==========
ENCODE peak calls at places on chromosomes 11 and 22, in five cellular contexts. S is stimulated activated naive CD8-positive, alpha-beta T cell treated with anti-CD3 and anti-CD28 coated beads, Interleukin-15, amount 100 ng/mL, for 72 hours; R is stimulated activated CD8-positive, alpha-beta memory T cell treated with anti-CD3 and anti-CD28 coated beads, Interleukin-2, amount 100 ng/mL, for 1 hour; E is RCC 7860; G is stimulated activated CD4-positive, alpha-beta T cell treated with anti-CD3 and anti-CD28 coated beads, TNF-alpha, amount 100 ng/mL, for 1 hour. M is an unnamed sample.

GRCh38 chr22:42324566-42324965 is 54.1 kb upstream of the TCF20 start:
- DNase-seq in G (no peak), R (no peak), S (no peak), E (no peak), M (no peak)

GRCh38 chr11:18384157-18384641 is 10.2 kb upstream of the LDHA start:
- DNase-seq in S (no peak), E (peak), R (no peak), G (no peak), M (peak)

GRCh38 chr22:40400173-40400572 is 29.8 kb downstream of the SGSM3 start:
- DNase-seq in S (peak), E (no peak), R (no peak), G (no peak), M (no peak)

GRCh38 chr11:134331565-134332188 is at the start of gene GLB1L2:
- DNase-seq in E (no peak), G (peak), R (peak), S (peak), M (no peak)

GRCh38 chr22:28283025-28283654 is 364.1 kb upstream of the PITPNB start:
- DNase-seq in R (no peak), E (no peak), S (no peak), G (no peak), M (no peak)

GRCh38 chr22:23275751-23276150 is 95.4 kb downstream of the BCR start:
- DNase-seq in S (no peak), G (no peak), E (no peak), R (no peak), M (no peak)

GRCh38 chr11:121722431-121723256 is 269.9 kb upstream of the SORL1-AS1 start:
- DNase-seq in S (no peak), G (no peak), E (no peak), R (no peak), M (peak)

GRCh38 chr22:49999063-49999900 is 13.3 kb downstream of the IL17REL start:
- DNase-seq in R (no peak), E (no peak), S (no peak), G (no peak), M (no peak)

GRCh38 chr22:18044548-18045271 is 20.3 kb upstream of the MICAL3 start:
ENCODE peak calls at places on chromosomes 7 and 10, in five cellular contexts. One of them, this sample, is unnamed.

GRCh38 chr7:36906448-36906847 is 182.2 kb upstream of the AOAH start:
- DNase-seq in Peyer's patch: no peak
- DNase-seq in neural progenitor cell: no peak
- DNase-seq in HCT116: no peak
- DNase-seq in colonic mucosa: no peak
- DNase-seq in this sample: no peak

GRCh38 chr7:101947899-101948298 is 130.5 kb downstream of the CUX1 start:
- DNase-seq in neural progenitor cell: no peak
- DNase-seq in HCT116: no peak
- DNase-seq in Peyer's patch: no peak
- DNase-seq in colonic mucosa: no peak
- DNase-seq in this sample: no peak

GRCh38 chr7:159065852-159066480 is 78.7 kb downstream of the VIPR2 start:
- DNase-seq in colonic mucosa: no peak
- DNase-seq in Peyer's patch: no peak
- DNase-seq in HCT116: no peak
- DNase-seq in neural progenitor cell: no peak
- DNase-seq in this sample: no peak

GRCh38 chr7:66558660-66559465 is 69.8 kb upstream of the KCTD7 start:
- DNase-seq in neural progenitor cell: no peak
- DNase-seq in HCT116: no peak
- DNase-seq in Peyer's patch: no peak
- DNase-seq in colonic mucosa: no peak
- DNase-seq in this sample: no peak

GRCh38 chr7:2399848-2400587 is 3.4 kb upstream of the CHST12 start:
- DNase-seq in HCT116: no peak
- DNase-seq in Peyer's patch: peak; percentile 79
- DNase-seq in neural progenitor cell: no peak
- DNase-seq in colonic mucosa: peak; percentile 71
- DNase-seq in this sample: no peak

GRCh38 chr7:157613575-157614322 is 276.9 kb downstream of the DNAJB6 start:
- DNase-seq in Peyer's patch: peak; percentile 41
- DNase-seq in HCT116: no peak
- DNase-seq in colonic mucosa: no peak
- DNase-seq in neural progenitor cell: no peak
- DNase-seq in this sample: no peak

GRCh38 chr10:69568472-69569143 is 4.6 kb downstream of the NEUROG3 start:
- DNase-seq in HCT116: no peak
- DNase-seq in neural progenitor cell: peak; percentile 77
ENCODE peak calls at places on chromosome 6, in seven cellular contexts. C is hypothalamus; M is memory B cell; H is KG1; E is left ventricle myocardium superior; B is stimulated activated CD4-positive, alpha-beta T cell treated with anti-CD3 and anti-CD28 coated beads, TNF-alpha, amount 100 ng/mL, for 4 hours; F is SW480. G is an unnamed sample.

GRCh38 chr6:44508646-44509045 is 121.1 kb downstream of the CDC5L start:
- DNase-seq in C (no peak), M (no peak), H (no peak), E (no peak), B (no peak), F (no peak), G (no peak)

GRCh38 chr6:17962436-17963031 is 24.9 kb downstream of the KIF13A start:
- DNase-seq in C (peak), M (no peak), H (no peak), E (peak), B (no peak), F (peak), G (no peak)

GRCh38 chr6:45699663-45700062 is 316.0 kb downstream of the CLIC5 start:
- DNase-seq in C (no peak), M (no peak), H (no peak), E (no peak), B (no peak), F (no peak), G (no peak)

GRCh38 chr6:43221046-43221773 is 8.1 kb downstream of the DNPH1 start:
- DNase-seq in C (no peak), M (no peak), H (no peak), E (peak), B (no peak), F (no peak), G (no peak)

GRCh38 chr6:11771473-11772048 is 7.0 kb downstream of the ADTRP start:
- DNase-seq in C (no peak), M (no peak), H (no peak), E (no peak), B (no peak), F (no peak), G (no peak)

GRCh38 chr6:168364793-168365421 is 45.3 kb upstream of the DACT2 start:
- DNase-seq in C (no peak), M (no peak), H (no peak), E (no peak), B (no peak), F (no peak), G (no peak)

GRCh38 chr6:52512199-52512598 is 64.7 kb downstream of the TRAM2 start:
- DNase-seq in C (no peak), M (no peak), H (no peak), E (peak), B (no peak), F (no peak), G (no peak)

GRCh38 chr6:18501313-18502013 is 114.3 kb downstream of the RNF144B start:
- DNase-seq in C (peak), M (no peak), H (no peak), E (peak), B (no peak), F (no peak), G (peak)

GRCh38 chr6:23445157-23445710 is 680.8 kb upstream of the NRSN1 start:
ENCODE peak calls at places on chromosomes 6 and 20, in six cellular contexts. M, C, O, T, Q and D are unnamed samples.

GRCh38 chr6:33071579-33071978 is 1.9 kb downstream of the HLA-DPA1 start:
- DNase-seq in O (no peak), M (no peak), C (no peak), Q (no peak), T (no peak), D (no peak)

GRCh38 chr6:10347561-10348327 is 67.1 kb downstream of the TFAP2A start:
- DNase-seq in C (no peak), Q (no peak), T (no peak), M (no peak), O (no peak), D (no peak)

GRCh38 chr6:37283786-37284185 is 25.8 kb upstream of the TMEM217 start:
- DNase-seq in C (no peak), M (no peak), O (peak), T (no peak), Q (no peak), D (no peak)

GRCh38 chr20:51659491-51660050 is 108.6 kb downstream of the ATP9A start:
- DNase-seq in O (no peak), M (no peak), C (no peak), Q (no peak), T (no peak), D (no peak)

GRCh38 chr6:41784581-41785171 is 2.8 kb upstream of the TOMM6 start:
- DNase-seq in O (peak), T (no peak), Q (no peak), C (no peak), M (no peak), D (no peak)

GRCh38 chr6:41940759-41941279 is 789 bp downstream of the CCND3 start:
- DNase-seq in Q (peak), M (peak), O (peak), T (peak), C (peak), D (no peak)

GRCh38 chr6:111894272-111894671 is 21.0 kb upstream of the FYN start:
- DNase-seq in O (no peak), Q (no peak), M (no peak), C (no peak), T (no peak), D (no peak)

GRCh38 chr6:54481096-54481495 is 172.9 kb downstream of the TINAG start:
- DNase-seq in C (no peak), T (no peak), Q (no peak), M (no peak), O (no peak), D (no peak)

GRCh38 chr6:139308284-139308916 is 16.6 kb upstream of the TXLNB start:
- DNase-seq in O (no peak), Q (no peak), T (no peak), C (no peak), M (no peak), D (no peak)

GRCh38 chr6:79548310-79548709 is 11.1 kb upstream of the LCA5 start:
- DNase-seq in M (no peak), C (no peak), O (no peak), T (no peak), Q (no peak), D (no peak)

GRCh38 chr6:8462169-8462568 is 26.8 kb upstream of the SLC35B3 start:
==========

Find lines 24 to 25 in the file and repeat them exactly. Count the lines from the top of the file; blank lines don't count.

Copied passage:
- DNase-seq in colonic mucosa: no peak
- DNase-seq in this sample: no peak